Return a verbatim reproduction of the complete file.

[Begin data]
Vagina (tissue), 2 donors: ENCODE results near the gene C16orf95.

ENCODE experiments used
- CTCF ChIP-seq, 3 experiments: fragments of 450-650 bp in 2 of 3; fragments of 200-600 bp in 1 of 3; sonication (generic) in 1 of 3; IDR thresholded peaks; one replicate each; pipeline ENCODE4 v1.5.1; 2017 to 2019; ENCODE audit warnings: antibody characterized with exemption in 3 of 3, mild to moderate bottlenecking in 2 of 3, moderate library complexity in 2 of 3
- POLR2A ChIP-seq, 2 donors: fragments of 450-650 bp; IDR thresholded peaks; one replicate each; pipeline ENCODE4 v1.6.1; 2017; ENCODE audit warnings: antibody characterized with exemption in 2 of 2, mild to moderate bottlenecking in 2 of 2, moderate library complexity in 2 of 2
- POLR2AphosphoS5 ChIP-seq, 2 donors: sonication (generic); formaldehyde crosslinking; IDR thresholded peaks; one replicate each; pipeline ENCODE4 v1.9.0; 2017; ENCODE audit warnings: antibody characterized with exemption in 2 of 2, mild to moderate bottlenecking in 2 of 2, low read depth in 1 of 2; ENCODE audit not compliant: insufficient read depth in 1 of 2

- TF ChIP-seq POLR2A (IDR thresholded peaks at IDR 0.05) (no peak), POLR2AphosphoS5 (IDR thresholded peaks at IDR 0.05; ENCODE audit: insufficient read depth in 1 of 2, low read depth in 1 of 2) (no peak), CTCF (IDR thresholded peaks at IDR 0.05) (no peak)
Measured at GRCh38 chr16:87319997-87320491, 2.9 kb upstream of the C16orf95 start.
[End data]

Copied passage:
Vagina (tissue), 2 donors: ENCODE results near the gene C16orf95.

ENCODE experiments used
- CTCF ChIP-seq, 3 experiments: fragments of 450-650 bp in 2 of 3; fragments of 200-600 bp in 1 of 3; sonication (generic) in 1 of 3; IDR thresholded peaks; one replicate each; pipeline ENCODE4 v1.5.1; 2017 to 2019; ENCODE audit warnings: antibody characterized with exemption in 3 of 3, mild to moderate bottlenecking in 2 of 3, moderate library complexity in 2 of 3
- POLR2A ChIP-seq, 2 donors: fragments of 450-650 bp; IDR thresholded peaks; one replicate each; pipeline ENCODE4 v1.6.1; 2017; ENCODE audit warnings: antibody characterized with exemption in 2 of 2, mild to moderate bottlenecking in 2 of 2, moderate library complexity in 2 of 2
- POLR2AphosphoS5 ChIP-seq, 2 donors: sonication (generic); formaldehyde crosslinking; IDR thresholded peaks; one replicate each; pipeline ENCODE4 v1.9.0; 2017; ENCODE audit warnings: antibody characterized with exemption in 2 of 2, mild to moderate bottlenecking in 2 of 2, low read depth in 1 of 2; ENCODE audit not compliant: insufficient read depth in 1 of 2

- TF ChIP-seq POLR2A (IDR thresholded peaks at IDR 0.05) (no peak), POLR2AphosphoS5 (IDR thresholded peaks at IDR 0.05; ENCODE audit: insufficient read depth in 1 of 2, low read depth in 1 of 2) (no peak), CTCF (IDR thresholded peaks at IDR 0.05) (no peak)
Measured at GRCh38 chr16:87319997-87320491, 2.9 kb upstream of the C16orf95 start.